“Mostly Nearly Authentic”

The real thing; NOT taken from tonight's performance.

Well, this evening L and I went to see the Balinese performance and were both immensely disappointed. For starters, it turns out the listing for the show was quite misleading as it was not at all an authentic affair, which came as a huge disappointment and is very strange, considering the event was held at the museum of fine arts, from which one would expect a certain level of excellence. Out of 20 musician, only one was a confirmed Balinese, and maybe one other was (presumably) Indonesian, while all the others were very much local white-as-chalk French Canadian. There were 4 dancers, three of which were from some Asian descent and reasonably good (one had the most amazing hand gestures), while the other a very very tall, very blue-eyed, blonde French woman. The acoustics were not at all right for that kind of music, which sounded like a bunch of loud noise made by countless out of synch percussion instruments, with plenty of cymbals and clanging. When the French dancer came out and did a solo dance in the full Balinese attire, the whole thing just seemed completely incongruous. She was much too tall and all the facial and eye expressions she made just seemed totally ridiculous. The worst part was that she seemed to do a pretty good job of the actual dancing, but it just didn’t come off right at all. Then, to top it all off, one of the troupe’s very nervous members gave not one, but TWO very long, very boring, very inept speeches, mostly in French, which added nothing whatsoever to the performance. He asked the audience to stay after the last dance as the group had apparently prepared “a surprise” for us, and already at that point, I could tell most of the audience wanted to leave, and we were only half an hour into the hour-long affair! And a very long hour it was too. At least the costumes looked good. A couple next to me did leave right before the “surprise” was sprung on us. In one of the two speeches, the so-called presenter actually said that “this show is mostly nearly an authentic Balinese experience”, which made me groan with discouragement. In other words, a major dud. L was especially upset because she felt responsible, since she was the one who had picked out this show for us, but as I said to her, how were we to know we would have this mockery foisted upon us? At least I got to spend some time with my new friend. That was the best part really, along with a simple dinner we had afterward at the Holt Renfrew café. I still hear the clanging noises in my head and just might have nightmares about it. *Big Shudder*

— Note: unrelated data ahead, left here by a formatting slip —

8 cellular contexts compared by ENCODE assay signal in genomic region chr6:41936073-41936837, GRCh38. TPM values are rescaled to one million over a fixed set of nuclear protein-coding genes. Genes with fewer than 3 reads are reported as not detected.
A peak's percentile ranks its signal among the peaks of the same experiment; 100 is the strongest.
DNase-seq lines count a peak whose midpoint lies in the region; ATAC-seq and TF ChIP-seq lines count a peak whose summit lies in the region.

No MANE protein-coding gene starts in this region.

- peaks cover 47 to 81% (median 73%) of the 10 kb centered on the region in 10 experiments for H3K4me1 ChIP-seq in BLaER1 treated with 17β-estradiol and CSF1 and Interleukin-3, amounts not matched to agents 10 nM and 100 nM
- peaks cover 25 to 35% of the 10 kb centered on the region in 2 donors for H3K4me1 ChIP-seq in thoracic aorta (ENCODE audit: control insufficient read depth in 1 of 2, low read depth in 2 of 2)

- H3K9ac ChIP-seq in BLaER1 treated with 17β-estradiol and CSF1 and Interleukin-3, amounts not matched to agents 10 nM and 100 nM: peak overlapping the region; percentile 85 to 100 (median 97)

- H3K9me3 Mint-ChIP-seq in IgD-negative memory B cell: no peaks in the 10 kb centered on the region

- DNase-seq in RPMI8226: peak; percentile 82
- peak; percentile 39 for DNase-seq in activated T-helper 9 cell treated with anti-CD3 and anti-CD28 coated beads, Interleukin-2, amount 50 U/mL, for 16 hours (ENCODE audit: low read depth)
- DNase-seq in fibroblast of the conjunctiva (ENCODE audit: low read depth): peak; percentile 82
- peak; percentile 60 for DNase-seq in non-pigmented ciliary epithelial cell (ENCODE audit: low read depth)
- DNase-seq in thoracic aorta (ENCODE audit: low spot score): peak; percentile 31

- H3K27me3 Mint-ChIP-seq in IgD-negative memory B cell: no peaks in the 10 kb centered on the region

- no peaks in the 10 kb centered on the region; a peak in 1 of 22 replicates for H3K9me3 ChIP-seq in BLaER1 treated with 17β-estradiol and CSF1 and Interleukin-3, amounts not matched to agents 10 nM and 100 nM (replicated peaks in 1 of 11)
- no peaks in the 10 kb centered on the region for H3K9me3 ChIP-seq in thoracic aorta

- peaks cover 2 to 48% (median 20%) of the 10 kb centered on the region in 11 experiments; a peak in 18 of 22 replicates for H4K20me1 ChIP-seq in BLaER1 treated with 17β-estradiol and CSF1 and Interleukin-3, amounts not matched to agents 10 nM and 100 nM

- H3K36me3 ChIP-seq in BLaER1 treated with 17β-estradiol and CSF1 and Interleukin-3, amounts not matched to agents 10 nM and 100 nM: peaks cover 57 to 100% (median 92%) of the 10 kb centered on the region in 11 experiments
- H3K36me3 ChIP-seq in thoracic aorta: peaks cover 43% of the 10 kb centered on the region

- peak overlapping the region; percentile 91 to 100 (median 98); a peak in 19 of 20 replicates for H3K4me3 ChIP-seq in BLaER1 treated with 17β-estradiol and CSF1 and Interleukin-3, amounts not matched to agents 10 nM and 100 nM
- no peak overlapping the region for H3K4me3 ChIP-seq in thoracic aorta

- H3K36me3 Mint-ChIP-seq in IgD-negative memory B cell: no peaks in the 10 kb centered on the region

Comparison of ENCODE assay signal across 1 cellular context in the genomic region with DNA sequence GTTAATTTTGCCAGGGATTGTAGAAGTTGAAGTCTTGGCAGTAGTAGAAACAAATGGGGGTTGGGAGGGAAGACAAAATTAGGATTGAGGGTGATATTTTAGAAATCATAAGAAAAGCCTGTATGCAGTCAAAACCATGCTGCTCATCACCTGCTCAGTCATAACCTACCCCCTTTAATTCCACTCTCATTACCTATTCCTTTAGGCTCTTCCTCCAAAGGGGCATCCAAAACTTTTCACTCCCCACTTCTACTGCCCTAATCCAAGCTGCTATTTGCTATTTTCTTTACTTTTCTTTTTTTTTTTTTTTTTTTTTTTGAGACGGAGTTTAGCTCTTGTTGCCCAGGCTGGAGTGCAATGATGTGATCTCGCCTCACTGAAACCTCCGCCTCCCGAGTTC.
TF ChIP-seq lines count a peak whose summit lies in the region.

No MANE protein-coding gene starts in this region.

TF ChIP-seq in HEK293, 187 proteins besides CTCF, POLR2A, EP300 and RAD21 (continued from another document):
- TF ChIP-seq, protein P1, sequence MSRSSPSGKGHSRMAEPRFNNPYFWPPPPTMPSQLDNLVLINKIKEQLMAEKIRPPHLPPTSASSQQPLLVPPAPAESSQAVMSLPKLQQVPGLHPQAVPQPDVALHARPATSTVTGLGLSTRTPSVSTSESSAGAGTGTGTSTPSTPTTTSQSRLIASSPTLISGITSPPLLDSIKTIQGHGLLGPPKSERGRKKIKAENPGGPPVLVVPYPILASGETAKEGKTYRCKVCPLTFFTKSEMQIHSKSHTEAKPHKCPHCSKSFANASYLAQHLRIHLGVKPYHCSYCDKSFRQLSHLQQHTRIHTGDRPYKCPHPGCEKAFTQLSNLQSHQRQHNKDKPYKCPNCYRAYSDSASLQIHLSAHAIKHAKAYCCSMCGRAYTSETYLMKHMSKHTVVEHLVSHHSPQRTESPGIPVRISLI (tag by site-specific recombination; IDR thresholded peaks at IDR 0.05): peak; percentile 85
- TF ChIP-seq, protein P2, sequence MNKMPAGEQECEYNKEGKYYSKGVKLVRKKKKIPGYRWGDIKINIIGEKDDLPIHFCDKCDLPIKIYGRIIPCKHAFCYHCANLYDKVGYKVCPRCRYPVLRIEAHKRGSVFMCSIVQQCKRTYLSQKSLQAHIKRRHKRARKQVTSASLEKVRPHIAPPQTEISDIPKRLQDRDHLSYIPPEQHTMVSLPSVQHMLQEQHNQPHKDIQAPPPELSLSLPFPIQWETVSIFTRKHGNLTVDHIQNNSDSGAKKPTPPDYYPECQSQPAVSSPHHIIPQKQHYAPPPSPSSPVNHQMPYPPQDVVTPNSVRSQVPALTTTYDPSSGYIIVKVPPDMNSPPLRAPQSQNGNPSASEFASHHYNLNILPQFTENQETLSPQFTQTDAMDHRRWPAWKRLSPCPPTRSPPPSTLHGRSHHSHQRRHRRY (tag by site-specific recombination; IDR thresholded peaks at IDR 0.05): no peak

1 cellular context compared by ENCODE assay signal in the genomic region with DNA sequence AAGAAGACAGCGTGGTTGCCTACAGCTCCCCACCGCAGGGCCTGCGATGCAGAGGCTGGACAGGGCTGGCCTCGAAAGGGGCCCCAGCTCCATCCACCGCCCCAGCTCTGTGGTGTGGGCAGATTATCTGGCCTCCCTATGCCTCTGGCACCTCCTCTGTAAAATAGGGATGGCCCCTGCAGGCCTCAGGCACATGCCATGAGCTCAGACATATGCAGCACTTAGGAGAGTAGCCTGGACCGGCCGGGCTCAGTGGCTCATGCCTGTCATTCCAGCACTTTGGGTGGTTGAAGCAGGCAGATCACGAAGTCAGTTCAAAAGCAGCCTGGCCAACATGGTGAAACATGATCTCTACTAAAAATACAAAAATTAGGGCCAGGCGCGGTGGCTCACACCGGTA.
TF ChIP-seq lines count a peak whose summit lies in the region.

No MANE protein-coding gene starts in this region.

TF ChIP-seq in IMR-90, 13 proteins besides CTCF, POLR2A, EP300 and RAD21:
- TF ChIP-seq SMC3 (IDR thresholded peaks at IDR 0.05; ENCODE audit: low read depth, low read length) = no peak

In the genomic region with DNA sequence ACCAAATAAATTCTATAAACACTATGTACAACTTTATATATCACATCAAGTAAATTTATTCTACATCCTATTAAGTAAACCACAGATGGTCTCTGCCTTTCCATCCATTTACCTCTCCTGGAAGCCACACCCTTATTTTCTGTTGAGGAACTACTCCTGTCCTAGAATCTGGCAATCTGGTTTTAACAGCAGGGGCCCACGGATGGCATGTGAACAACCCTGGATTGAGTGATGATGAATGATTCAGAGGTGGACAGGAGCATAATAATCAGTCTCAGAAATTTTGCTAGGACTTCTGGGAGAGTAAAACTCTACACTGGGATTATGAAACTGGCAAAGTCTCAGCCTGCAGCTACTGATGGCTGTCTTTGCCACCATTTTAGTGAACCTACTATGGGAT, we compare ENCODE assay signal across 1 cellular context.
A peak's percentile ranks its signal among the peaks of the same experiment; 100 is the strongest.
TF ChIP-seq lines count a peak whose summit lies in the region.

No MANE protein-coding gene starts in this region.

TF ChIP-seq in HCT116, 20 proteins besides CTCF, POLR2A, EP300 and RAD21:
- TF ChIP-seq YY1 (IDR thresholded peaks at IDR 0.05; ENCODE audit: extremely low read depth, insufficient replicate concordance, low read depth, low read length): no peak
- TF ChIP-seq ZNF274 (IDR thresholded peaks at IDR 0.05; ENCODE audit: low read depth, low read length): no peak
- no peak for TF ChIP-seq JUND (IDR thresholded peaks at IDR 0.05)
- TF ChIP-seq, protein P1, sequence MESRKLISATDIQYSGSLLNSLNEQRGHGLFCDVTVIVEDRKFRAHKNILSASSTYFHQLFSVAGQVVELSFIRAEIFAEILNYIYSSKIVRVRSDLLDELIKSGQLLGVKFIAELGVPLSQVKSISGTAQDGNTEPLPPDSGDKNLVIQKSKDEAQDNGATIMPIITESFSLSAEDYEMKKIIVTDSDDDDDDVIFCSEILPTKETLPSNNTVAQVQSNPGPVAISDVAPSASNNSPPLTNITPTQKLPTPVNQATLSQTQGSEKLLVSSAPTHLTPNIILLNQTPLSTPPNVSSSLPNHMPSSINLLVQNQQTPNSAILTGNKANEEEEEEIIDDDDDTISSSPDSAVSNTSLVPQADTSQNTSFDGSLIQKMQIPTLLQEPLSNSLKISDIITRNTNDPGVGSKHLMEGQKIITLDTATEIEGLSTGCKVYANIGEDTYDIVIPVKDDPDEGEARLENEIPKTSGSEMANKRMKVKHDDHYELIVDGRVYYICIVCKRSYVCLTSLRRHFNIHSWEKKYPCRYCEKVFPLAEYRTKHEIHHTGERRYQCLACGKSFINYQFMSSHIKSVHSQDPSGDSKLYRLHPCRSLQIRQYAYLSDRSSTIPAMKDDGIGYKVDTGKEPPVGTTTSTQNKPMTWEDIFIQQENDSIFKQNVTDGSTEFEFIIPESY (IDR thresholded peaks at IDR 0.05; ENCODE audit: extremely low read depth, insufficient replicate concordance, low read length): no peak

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4 thoughts on ““Mostly Nearly Authentic”

  1. since nothing bonds better than shared horror, i guess this was mostly nearly a very worthwhile event for the both of you galls
    xxx mlou

    • Oh darling, I’d agree with you, except it really broke my heart seeing the disappointment on my friend’s face. All the same, the show will stay in my memory as some kind of farce.

    • Well, I had to look it up because I wouldn’t quite have known how to describe it; though I’ve found the following on one site describing various Balinese dances:

      The Kecak is an unusual Balinese dance for a couple of reasons. First, there is no musical accompaniment. The gamelan is not there. Rhythm is provided by a chanting ‘monkey’ chorus. The polyrhythmic sound of the chanting provides the name, ‘Ke-chak’.

      Wikipedia describes Kecak this way: Kecak (pronounced [ˈketʃaʔ], alternate spellings: Ketjak and Ketjack) is a form of Balinese dance and music drama, originated in the 1930s Bali and is performed primarily by men, although a few women’s kecak groups exist. Also known as the Ramayana Monkey Chant, the piece, performed by a circle of 150 or more performers wearing checked cloth around their waists, percussively chanting “cak” and throwing up their arms, depicts a battle from the Ramayana where the monkey-like Vanara helped Prince Rama fight the evil King Ravana. However, Kecak has roots in sanghyang, a trance-inducing exorcism dance.

      There were not 150 dancers, as the troupe was roughly 25-strong and thank god for that because they created enough cacophony as it was. It just seemed to go on forever and ever. Every time you thought they were done, they’d start up again. People in the audience did not seem amused in the least. I’m sure it’s impressive seen as it’s meant to be performed, but seeing a bunch of white boys and gals doing it—and let’s not forget the token Balinese young man who was leading them—was just… oy.

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